Annotation:Shepherd Adonis (1) (The)

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X:1 T:Shepherd Adonis [1], The M:3/4 L:1/8 R:Air B:Johnson - Scots Musical Museum vol. 2 (1788, Song 159, p. 167) Z:AK/Fiddler's Companion K:Dmin (G>F)|D2 (G>B) (F>B)|G2 (B>c) (d/c/B/c/)|{Bc}d2 (F>G)(F>D)| F4 (G>F)|D2 (G>B) (F>B)|G2 (B>c) (d/c/) (B/c/)|{Bc}d2 ed .cB|G4|| (de)|(d/e/f) (ed) (cB)|B3 c (B/c/ d)|F2 (B<G) (FD)|F4 BA| G3F (G/A/B)|(DE) F2 (BA)|G2 (ed) (cB)|G4||

SHEPHERD ADONIS [1], THE. AKA - "Contented Lovers, or, a pleasant courtship between a shepherd and a nymph." "Shepherd of the Downs." Scottish, English; Air (3/4 time). G Minor. Standard tuning (fiddle). AB. The song [Roud No. 1215] was first published by Allan Ramsey in his Tea Table Miscellany (1723), but its existence predates this publication, and has been found penned into the lecture notes of medical student William Hamilton of Airdrie, attending the University of Glasgow in 1699-1700[1]. Adonis was the lad who was so handsome and so beloved of Aphrodite that, when he was killed by a boar whilst hunting, Zeus restored him to life for part of each year. The first stanza of this song goes:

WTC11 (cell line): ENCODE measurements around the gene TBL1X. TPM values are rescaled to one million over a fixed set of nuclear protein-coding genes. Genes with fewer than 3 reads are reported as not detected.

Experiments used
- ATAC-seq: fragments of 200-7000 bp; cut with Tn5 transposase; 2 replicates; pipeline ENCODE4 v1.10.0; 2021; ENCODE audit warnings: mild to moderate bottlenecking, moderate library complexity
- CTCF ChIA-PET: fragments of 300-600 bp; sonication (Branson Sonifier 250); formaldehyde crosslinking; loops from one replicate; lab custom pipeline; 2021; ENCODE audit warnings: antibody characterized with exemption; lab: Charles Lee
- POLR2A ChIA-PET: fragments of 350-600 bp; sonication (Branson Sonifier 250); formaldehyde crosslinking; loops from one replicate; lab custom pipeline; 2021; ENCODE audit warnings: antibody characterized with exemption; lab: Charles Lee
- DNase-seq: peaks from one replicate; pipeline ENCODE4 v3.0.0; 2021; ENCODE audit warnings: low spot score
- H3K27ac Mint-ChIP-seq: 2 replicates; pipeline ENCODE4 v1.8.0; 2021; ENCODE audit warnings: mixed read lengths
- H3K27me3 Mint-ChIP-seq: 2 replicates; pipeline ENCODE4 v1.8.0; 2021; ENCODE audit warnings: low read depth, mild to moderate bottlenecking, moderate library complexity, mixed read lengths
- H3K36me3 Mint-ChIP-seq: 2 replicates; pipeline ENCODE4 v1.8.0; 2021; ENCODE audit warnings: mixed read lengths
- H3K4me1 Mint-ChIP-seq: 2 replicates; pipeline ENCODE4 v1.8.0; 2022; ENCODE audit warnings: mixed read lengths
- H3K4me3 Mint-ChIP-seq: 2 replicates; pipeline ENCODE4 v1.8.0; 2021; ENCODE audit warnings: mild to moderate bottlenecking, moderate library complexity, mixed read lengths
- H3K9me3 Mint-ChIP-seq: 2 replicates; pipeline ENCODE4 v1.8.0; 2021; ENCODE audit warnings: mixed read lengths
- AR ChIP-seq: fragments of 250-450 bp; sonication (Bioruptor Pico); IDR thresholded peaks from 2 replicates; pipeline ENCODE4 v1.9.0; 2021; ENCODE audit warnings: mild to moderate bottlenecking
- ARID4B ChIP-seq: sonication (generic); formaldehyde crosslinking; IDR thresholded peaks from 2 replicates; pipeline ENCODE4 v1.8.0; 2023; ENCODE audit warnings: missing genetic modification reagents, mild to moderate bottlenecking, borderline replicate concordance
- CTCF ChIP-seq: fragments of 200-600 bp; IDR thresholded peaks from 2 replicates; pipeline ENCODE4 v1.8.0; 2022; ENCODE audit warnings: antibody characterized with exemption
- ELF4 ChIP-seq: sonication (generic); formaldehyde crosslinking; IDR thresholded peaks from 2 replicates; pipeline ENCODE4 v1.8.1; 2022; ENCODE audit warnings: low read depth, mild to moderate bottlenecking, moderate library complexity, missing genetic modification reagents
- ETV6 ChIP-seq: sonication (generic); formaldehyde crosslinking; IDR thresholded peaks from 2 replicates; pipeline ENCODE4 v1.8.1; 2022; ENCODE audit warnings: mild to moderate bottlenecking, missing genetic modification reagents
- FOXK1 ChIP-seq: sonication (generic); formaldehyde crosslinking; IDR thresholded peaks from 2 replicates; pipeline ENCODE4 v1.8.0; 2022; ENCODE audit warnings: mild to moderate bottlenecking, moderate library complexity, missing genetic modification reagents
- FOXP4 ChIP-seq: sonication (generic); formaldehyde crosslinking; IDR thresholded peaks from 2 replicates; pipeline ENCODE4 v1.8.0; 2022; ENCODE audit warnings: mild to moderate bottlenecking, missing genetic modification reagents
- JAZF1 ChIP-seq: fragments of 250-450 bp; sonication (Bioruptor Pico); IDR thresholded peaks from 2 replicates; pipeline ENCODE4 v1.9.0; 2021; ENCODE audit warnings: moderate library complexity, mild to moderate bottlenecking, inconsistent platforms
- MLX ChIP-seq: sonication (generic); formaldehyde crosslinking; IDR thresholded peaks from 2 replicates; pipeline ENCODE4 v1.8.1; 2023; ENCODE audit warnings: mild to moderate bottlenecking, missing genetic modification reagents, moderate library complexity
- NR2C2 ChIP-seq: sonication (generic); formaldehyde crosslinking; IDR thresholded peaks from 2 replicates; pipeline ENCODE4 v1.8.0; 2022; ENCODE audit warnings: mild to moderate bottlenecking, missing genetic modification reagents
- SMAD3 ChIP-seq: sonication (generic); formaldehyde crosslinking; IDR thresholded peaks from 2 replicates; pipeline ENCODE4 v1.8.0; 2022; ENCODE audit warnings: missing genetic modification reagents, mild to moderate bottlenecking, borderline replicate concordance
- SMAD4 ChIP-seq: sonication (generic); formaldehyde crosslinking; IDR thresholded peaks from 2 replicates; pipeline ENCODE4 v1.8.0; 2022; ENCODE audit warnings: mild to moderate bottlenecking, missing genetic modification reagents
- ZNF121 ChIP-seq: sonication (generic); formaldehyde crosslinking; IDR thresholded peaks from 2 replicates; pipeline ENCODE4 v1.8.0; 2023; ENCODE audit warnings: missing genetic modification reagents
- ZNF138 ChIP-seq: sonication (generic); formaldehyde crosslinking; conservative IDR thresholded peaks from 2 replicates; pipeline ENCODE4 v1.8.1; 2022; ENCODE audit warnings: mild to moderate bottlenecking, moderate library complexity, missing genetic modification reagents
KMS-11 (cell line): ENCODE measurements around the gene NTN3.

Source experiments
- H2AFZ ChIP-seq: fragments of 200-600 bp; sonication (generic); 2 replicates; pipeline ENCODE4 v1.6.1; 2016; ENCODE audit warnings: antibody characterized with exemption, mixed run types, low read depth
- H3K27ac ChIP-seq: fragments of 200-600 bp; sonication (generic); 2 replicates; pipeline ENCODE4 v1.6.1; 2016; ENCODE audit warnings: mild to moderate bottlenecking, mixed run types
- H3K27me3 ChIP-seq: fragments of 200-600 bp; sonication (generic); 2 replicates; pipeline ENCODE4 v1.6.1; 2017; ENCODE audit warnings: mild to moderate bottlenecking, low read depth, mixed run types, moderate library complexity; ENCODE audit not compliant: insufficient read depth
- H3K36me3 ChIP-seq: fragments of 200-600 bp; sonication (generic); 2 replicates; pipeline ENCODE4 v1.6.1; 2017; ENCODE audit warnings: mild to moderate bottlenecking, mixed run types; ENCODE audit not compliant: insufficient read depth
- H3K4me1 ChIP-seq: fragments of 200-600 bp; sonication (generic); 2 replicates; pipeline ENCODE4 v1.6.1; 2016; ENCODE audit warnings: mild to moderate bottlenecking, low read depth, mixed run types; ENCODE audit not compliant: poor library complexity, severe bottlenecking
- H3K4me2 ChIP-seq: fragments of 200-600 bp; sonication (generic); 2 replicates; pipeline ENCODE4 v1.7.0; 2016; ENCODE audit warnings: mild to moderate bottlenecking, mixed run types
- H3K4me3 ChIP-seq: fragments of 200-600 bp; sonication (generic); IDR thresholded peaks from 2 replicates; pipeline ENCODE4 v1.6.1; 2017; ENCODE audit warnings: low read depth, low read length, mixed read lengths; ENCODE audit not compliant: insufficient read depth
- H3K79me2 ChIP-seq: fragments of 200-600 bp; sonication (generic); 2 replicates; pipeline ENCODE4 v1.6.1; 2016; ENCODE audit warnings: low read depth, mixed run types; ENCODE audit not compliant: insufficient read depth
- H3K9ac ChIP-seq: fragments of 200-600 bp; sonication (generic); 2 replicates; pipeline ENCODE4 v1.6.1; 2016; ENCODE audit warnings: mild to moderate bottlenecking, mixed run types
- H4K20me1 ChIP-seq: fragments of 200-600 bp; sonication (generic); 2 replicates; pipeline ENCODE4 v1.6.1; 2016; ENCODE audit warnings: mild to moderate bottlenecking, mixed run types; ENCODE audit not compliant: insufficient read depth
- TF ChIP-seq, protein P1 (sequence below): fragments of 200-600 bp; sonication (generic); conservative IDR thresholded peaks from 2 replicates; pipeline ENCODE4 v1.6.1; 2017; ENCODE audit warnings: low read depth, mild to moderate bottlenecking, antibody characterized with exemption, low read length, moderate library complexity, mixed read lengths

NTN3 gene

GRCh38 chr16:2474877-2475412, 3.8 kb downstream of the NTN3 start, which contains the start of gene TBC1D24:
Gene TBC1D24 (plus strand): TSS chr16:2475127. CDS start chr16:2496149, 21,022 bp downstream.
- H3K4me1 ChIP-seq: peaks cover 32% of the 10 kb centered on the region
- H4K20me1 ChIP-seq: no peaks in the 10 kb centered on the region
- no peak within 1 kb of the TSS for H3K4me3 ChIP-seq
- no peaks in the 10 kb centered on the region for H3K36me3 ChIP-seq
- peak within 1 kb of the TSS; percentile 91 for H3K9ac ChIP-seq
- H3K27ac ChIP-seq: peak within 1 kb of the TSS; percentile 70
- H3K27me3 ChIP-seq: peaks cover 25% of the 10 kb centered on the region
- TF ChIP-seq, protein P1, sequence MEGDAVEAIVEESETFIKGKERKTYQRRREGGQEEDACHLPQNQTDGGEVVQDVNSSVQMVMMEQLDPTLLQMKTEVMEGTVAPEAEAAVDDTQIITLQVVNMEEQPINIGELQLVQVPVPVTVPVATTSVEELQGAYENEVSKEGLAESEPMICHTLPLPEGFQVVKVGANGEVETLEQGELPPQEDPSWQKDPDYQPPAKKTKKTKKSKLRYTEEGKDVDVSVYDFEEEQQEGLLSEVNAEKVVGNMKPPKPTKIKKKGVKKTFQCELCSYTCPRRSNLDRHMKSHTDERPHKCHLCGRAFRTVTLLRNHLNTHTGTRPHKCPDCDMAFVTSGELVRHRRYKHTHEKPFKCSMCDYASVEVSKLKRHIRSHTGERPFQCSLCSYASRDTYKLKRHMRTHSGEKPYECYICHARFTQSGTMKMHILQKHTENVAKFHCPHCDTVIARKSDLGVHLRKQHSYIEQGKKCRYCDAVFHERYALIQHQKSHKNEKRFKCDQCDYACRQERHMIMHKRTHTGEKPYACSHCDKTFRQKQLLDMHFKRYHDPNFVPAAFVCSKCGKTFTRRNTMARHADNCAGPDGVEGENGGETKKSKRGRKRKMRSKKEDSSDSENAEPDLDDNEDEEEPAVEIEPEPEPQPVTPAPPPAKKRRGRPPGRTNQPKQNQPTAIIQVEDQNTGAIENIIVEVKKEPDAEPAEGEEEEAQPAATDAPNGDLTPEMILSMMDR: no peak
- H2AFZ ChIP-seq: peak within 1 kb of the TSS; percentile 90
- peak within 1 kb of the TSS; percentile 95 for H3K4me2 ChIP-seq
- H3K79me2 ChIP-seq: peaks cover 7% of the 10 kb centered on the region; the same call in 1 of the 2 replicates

The Shepherd Adonis
Being weary'd with sport,
He, for a retirement,
To the woods did resort;
He threw by his club,
And he laid himself down;
He envy'd no monarch,
Nor wish'd for a crown.

John Glen (Early Scottish Melodies, 1900) was of the opinion this was an Anglo-Scottish song. It is listed as one of the songs in Ebenezer Forrest's Momus Turn'd Fabulist, or Vulcan's Wedding, staged in London in 1729, and was one of the Scottish songs set by Franz Joseph Haydn (1732-1809) (Hob. XXXIa no. 21). The title and song were "folk-processed" over the years, to be found in 19th and 20th century folksong repertory as "Shepherd of the Downs", "the oldest song in the Copper Family's repertory."

Additional notes

Source for notated version: -

Printed sources : - Johnson (Scots Musical Museum, vol. 2), 1788; Song 159, p. 167.

Recorded sources: -

See also listing at:
See Haydn's score at IMSLP [1]

Back to Shepherd Adonis (1) (The)

  1. It was not published until 1844 when James Maidment included it in his edition of A new book of old ballads, according to the Mudcat Cafe thread on the song [2].